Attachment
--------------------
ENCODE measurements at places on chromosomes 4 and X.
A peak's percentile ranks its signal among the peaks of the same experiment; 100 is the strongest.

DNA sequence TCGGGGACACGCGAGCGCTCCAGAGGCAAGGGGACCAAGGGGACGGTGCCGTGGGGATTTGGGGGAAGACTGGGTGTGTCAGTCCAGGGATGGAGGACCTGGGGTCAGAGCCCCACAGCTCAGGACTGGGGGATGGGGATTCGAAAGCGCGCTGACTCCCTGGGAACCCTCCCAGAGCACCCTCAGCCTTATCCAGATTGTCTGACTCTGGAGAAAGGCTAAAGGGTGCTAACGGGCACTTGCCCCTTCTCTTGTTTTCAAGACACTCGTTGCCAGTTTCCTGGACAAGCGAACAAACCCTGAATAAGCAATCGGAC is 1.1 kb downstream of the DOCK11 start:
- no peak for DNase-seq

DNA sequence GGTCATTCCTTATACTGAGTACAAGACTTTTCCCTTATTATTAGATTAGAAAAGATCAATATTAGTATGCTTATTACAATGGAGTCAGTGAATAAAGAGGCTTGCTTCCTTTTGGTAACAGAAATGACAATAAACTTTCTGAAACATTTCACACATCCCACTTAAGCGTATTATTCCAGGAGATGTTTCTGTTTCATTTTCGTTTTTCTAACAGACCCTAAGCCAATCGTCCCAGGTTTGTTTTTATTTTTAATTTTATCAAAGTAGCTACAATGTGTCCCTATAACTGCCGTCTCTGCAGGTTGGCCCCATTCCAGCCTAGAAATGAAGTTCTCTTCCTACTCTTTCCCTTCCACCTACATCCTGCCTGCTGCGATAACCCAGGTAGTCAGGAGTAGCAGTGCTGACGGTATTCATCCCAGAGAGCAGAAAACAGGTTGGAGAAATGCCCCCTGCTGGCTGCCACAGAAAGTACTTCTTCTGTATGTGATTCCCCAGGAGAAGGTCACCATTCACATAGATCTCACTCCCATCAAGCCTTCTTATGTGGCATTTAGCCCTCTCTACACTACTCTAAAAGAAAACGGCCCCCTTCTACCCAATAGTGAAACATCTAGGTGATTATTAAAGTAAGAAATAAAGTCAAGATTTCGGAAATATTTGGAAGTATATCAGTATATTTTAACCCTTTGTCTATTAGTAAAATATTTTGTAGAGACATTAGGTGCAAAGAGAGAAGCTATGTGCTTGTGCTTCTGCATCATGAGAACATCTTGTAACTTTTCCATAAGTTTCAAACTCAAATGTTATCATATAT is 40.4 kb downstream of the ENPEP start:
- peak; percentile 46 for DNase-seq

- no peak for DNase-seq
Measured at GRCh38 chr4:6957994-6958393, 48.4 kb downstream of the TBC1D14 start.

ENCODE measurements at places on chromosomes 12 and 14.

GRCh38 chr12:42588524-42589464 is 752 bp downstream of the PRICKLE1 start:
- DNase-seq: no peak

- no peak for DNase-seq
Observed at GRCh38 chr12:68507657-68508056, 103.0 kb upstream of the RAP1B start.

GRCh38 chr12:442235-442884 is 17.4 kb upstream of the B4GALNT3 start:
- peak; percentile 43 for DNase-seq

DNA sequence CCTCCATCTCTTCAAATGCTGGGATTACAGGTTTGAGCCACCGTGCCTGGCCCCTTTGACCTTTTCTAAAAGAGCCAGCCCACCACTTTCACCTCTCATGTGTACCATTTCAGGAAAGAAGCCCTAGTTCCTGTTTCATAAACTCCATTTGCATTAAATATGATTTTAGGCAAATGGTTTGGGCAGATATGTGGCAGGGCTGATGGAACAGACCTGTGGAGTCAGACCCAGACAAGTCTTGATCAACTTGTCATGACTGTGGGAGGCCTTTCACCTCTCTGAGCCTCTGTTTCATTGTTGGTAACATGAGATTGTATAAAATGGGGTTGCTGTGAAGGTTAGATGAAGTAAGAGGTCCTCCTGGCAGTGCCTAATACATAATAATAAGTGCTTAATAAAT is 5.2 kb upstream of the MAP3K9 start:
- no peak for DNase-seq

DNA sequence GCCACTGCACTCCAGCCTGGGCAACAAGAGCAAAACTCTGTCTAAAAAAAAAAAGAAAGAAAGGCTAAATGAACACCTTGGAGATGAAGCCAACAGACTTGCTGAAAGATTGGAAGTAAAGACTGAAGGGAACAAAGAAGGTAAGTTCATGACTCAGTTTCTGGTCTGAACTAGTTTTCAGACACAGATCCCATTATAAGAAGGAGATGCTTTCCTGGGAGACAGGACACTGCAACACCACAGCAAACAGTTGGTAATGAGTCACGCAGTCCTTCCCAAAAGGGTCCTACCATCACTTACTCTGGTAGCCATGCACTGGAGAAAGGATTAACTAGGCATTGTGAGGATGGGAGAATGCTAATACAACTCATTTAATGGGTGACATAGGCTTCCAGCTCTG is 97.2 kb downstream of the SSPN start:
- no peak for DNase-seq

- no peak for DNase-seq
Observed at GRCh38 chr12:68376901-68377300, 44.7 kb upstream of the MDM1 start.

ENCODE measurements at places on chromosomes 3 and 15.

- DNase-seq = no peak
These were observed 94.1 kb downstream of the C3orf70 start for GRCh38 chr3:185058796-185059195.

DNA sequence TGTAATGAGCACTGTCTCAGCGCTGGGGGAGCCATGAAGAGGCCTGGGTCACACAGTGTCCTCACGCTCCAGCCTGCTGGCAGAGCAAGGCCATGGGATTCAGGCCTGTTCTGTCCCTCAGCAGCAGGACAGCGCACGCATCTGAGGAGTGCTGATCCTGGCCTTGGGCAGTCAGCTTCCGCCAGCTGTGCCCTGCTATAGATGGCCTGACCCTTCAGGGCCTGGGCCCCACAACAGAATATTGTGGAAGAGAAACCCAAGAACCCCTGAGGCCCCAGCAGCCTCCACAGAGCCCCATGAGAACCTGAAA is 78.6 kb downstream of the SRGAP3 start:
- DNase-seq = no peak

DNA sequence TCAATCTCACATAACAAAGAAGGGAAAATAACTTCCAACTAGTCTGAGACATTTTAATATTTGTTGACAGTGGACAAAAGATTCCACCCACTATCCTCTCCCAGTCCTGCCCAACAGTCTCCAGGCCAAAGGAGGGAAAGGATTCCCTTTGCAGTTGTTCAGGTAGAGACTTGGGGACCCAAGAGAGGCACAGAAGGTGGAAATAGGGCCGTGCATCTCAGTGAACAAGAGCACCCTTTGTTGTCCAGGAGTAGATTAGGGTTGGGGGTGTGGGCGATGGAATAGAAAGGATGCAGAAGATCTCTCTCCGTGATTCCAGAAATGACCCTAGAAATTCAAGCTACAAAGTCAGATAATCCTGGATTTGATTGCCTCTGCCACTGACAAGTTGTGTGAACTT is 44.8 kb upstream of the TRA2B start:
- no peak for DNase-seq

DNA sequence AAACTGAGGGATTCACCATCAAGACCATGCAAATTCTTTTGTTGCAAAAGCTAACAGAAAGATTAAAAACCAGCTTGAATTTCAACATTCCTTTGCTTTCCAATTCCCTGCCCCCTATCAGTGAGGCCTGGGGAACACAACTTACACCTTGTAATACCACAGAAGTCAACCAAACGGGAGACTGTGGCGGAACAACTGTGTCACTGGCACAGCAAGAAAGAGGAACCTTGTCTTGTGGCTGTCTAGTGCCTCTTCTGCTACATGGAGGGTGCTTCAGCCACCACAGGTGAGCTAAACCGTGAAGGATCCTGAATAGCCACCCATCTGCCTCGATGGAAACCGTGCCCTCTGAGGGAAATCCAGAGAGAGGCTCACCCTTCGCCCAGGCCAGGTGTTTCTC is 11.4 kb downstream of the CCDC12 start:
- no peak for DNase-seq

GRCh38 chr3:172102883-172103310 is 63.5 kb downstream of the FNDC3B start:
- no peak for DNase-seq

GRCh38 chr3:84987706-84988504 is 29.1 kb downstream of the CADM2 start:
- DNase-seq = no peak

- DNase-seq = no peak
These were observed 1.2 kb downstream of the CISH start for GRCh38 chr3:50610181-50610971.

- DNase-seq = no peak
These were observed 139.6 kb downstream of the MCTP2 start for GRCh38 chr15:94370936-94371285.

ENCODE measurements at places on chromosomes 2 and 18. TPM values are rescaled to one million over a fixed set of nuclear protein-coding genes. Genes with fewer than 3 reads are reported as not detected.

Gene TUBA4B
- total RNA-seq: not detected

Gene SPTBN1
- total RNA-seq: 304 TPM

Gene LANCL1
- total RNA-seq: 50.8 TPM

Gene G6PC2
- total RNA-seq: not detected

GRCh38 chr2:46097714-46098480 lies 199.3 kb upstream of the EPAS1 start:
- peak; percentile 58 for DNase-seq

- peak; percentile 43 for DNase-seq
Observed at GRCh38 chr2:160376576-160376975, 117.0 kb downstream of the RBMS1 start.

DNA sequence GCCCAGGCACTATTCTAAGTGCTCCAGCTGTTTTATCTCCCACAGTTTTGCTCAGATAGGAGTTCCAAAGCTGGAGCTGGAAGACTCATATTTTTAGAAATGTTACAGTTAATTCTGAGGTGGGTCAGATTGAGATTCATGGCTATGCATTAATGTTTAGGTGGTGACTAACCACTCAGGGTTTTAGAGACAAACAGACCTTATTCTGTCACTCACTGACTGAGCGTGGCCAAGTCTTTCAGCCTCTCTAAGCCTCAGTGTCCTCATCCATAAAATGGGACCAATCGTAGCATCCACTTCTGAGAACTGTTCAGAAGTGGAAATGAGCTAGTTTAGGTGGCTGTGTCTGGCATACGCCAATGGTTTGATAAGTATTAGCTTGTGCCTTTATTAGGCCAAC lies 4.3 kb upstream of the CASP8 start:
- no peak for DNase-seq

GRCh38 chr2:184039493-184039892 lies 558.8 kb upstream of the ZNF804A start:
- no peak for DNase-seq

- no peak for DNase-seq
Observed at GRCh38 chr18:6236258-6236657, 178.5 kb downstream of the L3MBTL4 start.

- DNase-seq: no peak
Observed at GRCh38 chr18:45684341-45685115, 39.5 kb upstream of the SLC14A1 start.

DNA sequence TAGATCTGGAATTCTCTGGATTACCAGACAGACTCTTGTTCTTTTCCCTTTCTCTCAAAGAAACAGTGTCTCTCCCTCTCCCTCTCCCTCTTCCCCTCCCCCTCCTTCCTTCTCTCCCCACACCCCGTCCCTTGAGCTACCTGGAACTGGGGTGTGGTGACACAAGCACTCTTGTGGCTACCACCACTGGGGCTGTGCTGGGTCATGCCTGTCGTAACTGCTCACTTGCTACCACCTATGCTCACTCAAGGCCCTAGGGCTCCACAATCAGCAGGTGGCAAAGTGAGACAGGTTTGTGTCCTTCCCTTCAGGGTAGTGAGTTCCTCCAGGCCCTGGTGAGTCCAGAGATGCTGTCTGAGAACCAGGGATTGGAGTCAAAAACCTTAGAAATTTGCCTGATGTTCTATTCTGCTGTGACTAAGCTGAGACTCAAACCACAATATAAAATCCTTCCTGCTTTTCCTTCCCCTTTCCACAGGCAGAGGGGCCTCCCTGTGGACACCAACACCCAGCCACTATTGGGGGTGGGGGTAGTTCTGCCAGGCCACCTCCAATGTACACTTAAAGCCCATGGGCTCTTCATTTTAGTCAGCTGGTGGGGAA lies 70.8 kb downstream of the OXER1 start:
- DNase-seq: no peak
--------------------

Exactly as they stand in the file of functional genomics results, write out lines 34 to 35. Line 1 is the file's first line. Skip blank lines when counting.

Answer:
- DNase-seq = no peak

- DNase-seq = no peak